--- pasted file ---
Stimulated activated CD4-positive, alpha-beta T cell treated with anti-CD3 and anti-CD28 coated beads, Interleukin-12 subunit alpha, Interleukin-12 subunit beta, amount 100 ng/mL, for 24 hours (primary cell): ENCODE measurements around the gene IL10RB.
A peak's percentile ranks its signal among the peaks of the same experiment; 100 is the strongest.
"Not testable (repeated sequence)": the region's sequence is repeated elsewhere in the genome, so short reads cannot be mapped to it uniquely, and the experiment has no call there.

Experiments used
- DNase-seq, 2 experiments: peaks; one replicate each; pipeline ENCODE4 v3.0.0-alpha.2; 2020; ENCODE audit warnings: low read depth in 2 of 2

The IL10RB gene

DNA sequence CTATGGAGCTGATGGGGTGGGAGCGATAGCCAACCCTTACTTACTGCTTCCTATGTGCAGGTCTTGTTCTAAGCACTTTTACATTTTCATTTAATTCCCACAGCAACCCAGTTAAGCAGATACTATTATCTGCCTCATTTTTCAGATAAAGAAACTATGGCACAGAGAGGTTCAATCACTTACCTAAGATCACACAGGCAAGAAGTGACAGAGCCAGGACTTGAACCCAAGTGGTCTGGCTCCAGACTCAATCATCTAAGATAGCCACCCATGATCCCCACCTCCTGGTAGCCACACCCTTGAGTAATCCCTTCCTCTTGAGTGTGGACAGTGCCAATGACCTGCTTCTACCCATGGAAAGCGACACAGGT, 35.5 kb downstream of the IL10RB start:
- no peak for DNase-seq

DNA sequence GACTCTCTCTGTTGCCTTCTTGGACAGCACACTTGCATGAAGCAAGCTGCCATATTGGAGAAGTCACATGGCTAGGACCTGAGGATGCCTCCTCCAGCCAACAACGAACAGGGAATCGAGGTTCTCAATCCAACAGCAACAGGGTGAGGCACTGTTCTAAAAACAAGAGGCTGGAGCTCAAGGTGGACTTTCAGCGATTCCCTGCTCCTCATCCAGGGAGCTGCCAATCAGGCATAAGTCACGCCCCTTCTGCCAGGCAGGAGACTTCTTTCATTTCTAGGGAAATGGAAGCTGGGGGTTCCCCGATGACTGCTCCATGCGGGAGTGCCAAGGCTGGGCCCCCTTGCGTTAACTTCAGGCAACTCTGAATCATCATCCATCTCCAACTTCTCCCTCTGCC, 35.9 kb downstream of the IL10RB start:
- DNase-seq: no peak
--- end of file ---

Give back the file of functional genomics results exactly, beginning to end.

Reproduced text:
Stimulated activated CD4-positive, alpha-beta T cell treated with anti-CD3 and anti-CD28 coated beads, Interleukin-12 subunit alpha, Interleukin-12 subunit beta, amount 100 ng/mL, for 24 hours (primary cell): ENCODE measurements around the gene IL10RB.
A peak's percentile ranks its signal among the peaks of the same experiment; 100 is the strongest.
"Not testable (repeated sequence)": the region's sequence is repeated elsewhere in the genome, so short reads cannot be mapped to it uniquely, and the experiment has no call there.

Experiments used
- DNase-seq, 2 experiments: peaks; one replicate each; pipeline ENCODE4 v3.0.0-alpha.2; 2020; ENCODE audit warnings: low read depth in 2 of 2

The IL10RB gene

DNA sequence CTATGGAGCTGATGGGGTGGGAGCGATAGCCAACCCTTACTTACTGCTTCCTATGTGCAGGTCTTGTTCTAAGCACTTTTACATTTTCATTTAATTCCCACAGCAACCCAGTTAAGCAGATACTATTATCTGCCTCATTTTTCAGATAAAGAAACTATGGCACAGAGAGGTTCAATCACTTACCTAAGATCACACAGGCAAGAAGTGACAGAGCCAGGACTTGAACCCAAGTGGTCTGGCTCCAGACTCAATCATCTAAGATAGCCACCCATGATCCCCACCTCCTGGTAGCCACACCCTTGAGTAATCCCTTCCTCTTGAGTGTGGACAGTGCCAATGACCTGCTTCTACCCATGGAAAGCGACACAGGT, 35.5 kb downstream of the IL10RB start:
- no peak for DNase-seq

DNA sequence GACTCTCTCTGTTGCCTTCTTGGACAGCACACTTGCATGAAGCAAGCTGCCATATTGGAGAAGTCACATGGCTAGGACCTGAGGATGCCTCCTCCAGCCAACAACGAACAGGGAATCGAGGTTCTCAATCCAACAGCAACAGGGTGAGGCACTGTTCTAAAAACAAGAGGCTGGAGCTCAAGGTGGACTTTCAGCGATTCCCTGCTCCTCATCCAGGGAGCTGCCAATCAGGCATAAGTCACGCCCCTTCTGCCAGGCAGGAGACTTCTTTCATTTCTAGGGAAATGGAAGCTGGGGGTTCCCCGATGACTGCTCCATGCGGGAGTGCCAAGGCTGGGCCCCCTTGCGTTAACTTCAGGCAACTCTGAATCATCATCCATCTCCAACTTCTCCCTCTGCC, 35.9 kb downstream of the IL10RB start:
- DNase-seq: no peak